By Alana Mazzoni For Daily Mail Australia
05:46 11 Oct 2020, updated 05:46 11 Oct 2020
- Janek Gazecki proposed to erect luxury cabanas over 40m of sand on Bondi
- He plans to take over two per cent of the beach near Roscoe St to serve cocktails
- Mr Gazecki defended his proposal as family friendly and denied being an elitist
A polo entrepreneur who plans to turn part of Bondi into an exclusive beach club with an $80 entry fee has defended his controversial proposal, insisting he isn’t an ‘elitist’.
Janek Gazecki made a proposal to Waverley Council to erect luxury cabanas roped off from the public over a 40 metre stretch of sand on Australia’s most iconic beach.
But the former lawyer’s goal to take over two per cent of the beach near Roscoe Street to serve expensive food and cocktails to ‘high net worth’ customers was met with swift backlash.
‘It’s not elitist to give people an opportunity to enjoy the beach in a different way. It’s diversifying the use of the beach,’ Mr Gazecki told the Sydney Morning Herald.
Waverley Council initially rejected the proposal, deeming it unsuitable, but staff are now considering allowing the exclusive beach club to go ahead.
‘We’re certainly going to take this process very seriously, we’re going to look at it very closely to make sure that it is being addressed rationally and in a way that is procedurally correct,’ he said.
The 47-year-old father said that while his ambitious plan would encompass ‘fine dining,’ the beach club would still be casual.
‘It’s family-friendly, it’s not like an Ibiza club… It’s 80 bucks for food and alcohol effectively - cheaper than any restaurant in Bondi,’ Mr Gazecki said.
2GB radio host Ben Fordham panned the idea last week, saying it’s ’just not something we do in Australia,’ while The Project panelists described it as ’some wanky European-style beach club’.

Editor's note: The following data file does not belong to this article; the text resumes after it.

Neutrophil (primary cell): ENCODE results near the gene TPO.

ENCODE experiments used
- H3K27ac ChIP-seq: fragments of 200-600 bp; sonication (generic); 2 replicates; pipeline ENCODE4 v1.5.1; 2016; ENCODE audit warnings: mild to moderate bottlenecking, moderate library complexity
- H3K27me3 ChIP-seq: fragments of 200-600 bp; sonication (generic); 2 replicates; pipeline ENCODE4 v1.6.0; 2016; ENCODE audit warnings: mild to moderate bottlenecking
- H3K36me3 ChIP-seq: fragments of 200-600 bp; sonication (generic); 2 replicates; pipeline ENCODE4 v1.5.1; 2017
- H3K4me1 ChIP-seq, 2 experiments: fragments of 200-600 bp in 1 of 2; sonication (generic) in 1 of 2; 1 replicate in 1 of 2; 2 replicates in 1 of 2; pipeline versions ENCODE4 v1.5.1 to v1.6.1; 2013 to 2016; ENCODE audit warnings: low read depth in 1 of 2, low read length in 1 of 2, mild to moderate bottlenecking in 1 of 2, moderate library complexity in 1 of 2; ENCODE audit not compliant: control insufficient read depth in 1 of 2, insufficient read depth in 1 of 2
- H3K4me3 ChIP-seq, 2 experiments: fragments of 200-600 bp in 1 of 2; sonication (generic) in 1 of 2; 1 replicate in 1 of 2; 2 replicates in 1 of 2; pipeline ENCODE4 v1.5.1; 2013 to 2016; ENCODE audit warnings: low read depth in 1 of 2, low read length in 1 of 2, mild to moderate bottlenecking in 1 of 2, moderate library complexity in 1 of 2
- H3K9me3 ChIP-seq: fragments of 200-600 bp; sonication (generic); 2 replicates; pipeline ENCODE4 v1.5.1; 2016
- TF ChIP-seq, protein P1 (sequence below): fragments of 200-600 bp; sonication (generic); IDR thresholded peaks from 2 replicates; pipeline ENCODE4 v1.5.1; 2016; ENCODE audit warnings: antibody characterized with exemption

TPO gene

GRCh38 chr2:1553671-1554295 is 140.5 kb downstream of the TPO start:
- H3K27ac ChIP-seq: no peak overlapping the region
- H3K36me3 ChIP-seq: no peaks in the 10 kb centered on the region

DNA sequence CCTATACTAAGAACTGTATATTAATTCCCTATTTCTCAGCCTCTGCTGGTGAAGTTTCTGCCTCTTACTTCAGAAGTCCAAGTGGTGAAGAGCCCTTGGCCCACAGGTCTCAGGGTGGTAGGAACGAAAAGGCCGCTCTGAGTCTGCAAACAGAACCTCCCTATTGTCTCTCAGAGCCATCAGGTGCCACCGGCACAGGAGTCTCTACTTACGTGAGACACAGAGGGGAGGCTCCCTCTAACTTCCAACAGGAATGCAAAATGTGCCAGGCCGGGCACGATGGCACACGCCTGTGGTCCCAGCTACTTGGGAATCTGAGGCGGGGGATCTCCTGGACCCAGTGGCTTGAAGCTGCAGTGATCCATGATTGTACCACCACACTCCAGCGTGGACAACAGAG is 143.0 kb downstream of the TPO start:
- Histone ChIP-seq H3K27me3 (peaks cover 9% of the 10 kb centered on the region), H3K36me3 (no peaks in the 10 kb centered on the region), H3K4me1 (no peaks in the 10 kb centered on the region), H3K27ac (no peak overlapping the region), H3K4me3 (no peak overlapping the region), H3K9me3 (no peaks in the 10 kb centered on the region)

But owner of Bondi’s upmarket Icebergs Maurice Terzini has previously thrown his support behind Mr Gazecki’s project, saying it is an ’an ideal solution’ for a COVID-19 safe restaurant.
‘I strongly support the Amalfi Beach Club initiative and hope Council is able to amend whatever regulations it must to allow it to proceed, in the interest of the Bondi Beach community,’ Mr Terzini said in August.
A beach club promotional brochure said it’s geared towards locals ’who wish to experience their favourite beach in a luxurious hospitality context, as well as the high end demographic from greater Sydney, within the 30 to 60 age demographic’.
The elite location will host 100 guests in a European-style beach club set up from Thursdays to Sundays, similar to exotic locations in Spain, Croatia and the Greek Islands.
The plans feature 20 sun lounges, 10 cabanas and four booths being serviced by private waiters.
A two-hour booking in the cabanas costs $80, with food and drinks not included.
There are several issues facing the proposal, including Bondi Beach being an alcohol-free zone and a council policy that does not allow events on the sand during December and January.
Waverley Council denied a prior proposal in May for the club to run from November to February, but has since received a second application to operate from February to May, which is being reviewed.
Proposal documents seen by the Wentworth Courier show the business plans to exclusively target a wealthy clientele in their demographic.
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‘Our database constitutes a select demographic comprising of individuals enjoying a high disposable income, within the 25 to 45 age bracket, with an interest in travel, fashion and luxury goods,’ the document reads.
Waverley councillor Sally Betts said the exclusive plans block out many Bondi locals.
‘I know the beautiful people will love it and the beautiful people do use Bondi Beach but so do the peasants like you and me,’ she said.
‘We don’t want to take a bit of the beach and say ‘this is only for the people who can afford it’.’
While a petition in favour of the beach club has more than 600 signatures, many locals have come out against the proposal.
A similar club was erected on Adelaide’s Glenelg Beach in 2017, with many supporters of the proposal claiming the set up would be perfect at Bondi.
‘This is long overdue in Bondi,’ one comment reads.
The plans sparked debate from naysayers over whether businesses should be allowed to privatise public land on the beach.
‘To me it seems like you’re taking public beach space which is free and wanting to turn a profit from it,’ another post reads.
‘While council will consider all event ideas and proposals put before it, we must also balance the needs of the greater community within this consideration,’ a Waverley Council spokesperson told Daily Mail Australia.
‘Our beaches and parks are public open spaces, for the enjoyment of everyone.’